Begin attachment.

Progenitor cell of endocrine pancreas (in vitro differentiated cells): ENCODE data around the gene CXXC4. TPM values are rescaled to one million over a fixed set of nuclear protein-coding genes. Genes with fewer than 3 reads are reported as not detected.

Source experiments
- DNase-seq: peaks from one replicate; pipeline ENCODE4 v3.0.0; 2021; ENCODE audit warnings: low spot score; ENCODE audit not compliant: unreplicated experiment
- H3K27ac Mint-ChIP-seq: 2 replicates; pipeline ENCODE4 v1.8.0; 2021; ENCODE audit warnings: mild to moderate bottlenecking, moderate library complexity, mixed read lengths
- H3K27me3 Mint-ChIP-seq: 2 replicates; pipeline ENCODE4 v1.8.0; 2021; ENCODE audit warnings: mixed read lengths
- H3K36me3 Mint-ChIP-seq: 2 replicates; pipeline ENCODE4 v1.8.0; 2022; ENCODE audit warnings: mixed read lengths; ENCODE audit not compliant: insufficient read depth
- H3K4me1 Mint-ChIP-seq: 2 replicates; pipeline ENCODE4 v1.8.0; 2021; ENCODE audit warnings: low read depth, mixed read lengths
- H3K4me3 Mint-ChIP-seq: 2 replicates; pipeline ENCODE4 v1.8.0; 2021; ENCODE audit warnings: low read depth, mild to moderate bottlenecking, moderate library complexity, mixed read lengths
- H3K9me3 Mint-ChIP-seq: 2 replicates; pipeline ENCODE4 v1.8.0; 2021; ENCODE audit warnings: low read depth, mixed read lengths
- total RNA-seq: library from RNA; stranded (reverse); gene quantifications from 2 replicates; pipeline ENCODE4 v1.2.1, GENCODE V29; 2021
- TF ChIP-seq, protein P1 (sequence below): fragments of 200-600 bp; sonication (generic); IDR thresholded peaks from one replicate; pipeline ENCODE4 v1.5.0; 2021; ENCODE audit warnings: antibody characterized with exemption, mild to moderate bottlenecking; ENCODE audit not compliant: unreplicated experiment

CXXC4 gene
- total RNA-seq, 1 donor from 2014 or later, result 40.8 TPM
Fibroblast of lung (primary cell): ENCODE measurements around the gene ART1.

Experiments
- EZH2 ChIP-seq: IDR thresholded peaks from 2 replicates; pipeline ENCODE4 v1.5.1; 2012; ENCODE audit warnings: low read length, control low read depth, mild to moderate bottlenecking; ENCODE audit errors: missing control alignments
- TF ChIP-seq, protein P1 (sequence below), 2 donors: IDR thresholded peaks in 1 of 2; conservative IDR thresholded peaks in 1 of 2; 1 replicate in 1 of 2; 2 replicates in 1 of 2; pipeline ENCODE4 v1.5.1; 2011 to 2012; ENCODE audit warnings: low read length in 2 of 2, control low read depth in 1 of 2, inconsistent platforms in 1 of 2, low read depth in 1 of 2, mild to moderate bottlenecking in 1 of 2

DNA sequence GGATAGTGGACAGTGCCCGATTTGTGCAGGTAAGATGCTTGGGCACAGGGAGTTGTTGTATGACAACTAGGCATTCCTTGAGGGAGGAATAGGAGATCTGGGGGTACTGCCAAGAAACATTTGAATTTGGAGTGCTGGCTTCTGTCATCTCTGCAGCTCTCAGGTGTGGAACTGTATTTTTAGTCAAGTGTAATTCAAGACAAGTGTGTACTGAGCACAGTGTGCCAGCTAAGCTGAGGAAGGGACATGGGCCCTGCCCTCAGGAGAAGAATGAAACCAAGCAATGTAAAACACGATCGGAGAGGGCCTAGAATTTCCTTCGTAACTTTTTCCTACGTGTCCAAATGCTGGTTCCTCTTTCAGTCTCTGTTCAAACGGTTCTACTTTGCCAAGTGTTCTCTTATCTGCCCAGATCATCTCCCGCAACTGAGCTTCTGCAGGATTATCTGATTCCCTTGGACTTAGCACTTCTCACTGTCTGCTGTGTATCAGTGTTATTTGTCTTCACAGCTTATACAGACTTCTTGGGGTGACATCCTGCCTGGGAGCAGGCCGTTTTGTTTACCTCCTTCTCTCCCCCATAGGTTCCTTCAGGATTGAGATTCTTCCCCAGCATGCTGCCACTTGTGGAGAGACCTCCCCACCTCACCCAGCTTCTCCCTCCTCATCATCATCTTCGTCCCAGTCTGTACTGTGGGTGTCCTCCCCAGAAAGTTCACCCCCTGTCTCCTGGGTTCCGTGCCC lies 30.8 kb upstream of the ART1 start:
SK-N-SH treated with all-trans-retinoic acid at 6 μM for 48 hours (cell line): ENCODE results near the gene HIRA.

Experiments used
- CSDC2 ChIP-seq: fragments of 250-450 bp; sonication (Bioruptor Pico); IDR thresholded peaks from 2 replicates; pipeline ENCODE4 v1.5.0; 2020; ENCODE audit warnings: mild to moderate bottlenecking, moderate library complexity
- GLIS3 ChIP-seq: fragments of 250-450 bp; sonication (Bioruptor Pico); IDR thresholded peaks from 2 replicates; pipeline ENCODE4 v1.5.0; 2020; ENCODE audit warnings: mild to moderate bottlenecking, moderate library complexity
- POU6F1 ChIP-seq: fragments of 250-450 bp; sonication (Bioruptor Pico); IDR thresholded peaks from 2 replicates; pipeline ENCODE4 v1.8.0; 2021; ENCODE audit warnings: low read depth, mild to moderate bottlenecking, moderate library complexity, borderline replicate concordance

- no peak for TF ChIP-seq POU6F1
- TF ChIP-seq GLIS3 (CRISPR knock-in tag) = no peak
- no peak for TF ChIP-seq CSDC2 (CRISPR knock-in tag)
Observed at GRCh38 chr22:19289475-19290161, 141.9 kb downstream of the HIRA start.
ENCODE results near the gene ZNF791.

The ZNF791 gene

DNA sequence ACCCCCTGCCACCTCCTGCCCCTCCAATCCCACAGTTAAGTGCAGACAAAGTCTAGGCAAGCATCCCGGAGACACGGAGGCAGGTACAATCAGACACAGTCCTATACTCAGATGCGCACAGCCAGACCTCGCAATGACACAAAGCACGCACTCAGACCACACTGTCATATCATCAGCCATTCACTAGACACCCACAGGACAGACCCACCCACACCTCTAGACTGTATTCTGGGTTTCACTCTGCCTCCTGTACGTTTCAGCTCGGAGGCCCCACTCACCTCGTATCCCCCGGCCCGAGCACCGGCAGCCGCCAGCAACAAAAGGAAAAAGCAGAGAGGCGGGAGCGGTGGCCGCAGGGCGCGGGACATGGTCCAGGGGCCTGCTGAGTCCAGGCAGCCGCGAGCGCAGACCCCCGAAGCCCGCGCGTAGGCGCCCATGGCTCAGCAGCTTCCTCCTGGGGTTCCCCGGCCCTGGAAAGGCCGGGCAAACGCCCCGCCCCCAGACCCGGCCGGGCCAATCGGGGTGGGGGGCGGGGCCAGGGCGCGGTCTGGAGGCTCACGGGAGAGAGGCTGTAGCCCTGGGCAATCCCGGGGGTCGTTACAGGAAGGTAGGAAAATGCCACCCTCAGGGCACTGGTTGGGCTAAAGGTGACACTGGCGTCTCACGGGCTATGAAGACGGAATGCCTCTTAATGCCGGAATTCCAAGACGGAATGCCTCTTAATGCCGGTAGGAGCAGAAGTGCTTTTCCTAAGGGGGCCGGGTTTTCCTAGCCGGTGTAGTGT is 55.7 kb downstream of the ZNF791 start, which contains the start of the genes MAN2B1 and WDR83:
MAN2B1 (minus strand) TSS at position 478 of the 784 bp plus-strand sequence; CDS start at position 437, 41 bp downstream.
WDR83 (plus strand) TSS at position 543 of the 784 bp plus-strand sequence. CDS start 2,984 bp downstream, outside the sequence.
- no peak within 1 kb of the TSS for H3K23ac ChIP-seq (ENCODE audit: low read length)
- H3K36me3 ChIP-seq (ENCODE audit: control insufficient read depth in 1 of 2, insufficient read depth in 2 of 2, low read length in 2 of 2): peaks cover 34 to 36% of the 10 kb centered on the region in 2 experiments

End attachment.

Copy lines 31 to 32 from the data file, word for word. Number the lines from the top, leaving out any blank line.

MAN2B1 (minus strand) TSS at position 478 of the 784 bp plus-strand sequence; CDS start at position 437, 41 bp downstream.
WDR83 (plus strand) TSS at position 543 of the 784 bp plus-strand sequence. CDS start 2,984 bp downstream, outside the sequence.